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The Gap between Web Design and Deployment

Sometimes there is a mismatch between a client's expectations of how long it takes to deploy a website and the actual timescale. The usual reason? Content provision.


Over many years (far too many!) as a designer/developer I have created many websites. And I have found that balancing the requirements of the various interested parties is a vital and yet undiscussed area of the design and development process.

There are negotiations to be made between the client and the web company. That much at least is a well trodden path and I am sure we have all done it - whichever side of the fence we are on. The most basic points of contention are usually money, timescales and design. The financial side of the job is of course a standard business transaction. In one way, the design is actually the least contentious of these in my experience. The web company produces a selection of flat designs and (after some back and forth!) a look and feel is agreed. As far as some clients are concerned, that's a done deal. The less technologically aware client will assume that it is now a quick and easy task to produce the final site. And of course in some cases it is straightforward. Sometimes though there is a lot of background work to be done - the swan might look as if it is proceeding gracefully, but there's a lot of frantic paddling going on out of sight! It is important that there is a clear understanding between the client and the web company of the processes and timescales involved during the development/production phase, when it may appear that not much is happening. So, let's think about timescales and expectations.

One point that I feel ought to be stressed to the client is that a web company is not an expert in whatever their own particular industry happens to be. As such, asking a web company to come up with the copy/content for their site is asking for trouble. Of course, an experienced technical author could be engaged, but failing that much of the burden of content creation is going to fall upon the shoulders of the client. A confident client may be happy to enter their own content via a CMS once a site structure and skeleton has been set up. Typically though a client will provide content to the web company (at least initially) to populate the site.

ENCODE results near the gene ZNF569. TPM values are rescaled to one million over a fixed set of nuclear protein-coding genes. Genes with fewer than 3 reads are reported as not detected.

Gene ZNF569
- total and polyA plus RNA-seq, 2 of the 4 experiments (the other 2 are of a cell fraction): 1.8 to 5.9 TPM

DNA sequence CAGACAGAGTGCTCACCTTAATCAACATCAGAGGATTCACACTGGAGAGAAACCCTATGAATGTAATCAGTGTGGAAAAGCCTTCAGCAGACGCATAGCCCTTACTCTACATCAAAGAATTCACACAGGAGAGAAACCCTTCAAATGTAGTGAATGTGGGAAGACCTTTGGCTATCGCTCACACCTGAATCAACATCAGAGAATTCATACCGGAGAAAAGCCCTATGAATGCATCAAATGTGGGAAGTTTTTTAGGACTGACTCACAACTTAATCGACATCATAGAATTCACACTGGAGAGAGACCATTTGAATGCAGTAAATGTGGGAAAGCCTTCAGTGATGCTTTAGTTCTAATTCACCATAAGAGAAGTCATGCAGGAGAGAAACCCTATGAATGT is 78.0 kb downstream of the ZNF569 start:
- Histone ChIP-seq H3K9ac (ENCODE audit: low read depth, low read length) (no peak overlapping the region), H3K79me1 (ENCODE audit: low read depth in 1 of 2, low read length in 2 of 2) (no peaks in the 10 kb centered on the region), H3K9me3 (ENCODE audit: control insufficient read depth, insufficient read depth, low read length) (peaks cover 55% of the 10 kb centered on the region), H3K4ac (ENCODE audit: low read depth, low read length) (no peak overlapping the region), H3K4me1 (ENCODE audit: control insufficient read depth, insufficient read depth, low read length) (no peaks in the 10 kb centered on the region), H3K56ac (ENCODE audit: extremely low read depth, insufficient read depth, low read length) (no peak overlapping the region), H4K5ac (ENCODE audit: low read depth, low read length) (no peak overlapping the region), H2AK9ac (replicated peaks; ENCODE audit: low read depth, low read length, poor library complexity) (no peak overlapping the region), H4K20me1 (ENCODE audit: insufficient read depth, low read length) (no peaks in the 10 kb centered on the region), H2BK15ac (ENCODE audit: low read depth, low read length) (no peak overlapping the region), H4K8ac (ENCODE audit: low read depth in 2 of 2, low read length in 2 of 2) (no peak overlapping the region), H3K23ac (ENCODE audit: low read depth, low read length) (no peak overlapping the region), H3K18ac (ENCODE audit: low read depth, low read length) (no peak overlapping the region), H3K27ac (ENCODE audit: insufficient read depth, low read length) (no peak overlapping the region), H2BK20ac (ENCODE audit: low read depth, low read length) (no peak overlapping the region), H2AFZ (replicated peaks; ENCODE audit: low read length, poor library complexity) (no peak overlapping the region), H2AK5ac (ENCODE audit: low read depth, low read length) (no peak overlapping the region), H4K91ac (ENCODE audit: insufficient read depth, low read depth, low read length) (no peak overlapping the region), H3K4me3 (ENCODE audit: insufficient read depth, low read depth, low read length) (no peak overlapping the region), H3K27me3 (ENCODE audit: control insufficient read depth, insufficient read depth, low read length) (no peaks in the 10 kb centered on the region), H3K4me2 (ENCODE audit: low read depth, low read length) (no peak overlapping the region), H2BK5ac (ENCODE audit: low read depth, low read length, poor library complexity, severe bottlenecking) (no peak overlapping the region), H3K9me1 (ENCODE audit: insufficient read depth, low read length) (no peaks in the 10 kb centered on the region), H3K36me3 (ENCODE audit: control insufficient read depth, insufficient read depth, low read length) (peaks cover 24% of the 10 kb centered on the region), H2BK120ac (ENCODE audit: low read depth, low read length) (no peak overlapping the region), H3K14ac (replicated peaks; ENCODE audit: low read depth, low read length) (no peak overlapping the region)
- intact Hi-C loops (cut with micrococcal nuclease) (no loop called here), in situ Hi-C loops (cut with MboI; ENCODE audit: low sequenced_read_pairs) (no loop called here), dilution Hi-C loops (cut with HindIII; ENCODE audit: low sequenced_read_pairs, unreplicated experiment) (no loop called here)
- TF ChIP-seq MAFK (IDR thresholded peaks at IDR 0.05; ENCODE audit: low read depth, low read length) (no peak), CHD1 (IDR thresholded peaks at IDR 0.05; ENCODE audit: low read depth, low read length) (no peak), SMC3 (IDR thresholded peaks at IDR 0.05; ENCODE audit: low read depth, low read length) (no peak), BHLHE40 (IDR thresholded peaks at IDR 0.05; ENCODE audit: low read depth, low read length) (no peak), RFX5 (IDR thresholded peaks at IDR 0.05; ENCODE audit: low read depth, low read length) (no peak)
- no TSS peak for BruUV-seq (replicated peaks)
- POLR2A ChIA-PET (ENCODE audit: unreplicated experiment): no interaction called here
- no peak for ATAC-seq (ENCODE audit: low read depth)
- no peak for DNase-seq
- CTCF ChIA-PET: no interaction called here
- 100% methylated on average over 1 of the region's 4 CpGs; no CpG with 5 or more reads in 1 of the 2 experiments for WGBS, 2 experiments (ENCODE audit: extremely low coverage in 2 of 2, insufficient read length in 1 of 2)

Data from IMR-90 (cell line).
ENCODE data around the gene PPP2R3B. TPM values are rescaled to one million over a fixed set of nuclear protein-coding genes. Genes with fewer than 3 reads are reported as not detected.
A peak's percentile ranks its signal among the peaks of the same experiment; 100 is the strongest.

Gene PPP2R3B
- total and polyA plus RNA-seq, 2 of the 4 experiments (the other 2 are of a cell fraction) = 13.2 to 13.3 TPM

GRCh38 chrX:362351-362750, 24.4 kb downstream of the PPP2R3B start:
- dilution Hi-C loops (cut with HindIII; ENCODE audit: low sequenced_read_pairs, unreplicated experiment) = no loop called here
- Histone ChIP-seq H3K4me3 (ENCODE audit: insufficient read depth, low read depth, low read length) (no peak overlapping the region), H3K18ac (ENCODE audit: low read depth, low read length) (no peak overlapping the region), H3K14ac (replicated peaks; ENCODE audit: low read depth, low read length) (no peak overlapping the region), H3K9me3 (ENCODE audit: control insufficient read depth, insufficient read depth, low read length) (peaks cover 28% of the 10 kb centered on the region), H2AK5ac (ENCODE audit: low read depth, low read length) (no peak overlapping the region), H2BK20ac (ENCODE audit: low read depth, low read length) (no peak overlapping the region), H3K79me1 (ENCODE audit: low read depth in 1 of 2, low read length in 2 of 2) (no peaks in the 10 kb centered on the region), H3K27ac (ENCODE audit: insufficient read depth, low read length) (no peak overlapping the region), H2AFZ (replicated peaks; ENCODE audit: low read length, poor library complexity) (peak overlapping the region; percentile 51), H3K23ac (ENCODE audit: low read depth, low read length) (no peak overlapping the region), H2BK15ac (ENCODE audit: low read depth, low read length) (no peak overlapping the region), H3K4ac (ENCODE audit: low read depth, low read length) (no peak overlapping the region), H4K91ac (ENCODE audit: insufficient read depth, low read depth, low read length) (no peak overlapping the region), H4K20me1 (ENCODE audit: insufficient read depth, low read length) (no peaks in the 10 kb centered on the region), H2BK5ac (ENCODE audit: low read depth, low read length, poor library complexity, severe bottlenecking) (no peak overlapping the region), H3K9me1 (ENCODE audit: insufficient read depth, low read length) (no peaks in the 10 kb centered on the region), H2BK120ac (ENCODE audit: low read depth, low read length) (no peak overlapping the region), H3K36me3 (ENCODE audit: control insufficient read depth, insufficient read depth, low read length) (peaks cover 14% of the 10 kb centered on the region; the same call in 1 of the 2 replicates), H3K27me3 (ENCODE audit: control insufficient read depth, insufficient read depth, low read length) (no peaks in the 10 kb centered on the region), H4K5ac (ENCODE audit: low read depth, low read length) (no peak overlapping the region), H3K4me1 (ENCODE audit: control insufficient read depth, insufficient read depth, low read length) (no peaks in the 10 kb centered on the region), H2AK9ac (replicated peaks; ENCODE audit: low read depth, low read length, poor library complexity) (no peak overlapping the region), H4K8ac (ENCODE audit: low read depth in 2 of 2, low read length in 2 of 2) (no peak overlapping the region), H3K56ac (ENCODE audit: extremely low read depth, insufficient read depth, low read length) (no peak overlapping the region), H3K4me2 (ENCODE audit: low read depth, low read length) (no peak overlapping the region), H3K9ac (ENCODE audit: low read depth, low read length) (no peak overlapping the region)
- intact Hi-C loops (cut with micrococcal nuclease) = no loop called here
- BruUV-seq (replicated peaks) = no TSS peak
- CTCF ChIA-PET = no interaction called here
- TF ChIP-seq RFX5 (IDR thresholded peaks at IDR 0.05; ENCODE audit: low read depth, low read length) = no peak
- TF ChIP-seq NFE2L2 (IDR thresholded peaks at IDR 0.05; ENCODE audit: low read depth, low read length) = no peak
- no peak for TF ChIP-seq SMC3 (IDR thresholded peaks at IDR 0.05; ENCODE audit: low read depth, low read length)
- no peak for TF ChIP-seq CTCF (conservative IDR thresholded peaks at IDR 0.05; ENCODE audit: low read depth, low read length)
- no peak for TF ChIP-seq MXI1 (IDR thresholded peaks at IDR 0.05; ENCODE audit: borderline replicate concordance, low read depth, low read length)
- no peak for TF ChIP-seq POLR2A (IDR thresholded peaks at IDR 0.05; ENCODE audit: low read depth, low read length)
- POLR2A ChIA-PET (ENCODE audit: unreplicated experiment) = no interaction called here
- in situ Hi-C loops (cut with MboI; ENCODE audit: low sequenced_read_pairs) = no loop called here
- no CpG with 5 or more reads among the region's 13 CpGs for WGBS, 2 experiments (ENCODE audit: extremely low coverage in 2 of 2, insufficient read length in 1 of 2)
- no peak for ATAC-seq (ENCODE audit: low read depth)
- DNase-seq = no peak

So of course here is a source of tension. The client will want the site up and running as soon as possible - and will in many cases be slow in providing the content to enable that to happen. That can very quickly become an internal tension within the client company. Speaking from the web company perspective, these are very dangerous. The client's marketing department will want their shiny new site up right now - the over-burdened employee they have asked to produce the content can't produce the goods as quickly as they want. Of course, if as a web company you don't know anything about the situation, there isn't much you can do about it. Once you get wind of it - suggest alternatives. Maybe a staged release? Get the client to prioritise the content and get to a stage where an initial release of the site can be made. If you haven't got every single testimonial or case study, does it matter? Maybe, but almost certainly less than delaying the website launch for another week or two!

We have found it useful in some cases to produce a spreadsheet checklist to make this a more straightforward for our clients. For example, for an e-commerce site you will have to have a list of products. Each has to have at least an image, a description, a price, a shipping cost and a stock level. In some cases there may be far more information required - colour/size variations, bundled deals, discounts and so on. Helping the client organise their content provision is an extra step in the production process is something that we have found to be mutually beneficial.

So, if you are the client and don't understand why your site isn't ready - don't get immediately frustrated. Ask your web company about the delay - you may find that it is not solely down to your web developers playing Angry Birds all day! The bottleneck may be closer to home, and there may well be something that can be done about it.

If you are a web company and the content provision dries up, it is too easy just to shrug and say that it is up to the client. Get in touch and see if you can help. It is both parties interests for the project to come to a successful and timely conclusion, after all.

Until next time ...



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